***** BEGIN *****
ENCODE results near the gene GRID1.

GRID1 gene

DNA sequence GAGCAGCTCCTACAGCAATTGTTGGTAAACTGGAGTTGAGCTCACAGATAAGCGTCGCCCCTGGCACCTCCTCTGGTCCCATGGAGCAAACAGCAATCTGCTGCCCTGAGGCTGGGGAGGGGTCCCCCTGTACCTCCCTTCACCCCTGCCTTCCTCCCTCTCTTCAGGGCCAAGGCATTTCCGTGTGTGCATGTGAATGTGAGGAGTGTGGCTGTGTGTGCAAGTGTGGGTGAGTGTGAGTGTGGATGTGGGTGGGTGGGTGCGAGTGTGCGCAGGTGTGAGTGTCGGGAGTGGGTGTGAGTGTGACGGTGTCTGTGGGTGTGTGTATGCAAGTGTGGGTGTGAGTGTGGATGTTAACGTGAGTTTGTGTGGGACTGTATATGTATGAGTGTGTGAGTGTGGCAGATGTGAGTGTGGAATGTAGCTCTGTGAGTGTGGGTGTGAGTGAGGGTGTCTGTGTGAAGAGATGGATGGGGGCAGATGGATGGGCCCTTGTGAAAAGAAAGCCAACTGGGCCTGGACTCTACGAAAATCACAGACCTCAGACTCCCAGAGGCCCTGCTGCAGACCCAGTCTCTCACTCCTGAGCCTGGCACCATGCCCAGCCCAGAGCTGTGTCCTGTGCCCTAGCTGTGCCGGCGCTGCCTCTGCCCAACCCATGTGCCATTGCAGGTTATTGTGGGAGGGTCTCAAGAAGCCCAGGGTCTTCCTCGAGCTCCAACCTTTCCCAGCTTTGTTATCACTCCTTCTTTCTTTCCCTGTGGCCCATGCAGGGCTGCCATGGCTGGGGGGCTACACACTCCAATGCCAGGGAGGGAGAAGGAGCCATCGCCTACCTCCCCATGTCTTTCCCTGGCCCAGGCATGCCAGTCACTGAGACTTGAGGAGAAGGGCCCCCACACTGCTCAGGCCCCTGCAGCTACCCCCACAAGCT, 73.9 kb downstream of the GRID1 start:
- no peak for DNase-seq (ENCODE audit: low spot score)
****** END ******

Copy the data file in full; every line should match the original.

ENCODE results near the gene GRID1.

GRID1 gene

DNA sequence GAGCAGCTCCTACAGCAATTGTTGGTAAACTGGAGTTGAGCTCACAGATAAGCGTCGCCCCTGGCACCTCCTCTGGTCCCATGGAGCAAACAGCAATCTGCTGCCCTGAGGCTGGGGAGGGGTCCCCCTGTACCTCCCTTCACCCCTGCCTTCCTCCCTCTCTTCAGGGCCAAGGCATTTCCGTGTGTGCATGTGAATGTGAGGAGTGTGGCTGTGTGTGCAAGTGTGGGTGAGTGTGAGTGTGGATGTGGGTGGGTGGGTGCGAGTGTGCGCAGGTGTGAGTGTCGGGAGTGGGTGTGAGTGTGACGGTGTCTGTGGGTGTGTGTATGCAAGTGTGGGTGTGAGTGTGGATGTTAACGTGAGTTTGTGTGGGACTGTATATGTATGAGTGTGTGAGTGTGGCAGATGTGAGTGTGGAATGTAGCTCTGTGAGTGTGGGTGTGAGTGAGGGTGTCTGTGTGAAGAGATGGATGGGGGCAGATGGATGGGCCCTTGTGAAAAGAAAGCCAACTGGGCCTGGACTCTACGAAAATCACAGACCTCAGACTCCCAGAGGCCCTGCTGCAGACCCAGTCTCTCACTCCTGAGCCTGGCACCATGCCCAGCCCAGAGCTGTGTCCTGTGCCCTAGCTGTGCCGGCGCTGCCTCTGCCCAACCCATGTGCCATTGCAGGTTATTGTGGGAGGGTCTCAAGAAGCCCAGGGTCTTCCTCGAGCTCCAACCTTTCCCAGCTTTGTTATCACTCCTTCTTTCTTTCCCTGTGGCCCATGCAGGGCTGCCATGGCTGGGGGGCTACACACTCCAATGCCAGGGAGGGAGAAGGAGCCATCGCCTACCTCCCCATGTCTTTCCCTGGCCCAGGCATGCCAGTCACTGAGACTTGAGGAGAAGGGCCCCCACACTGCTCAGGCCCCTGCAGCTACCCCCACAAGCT, 73.9 kb downstream of the GRID1 start:
- no peak for DNase-seq (ENCODE audit: low spot score)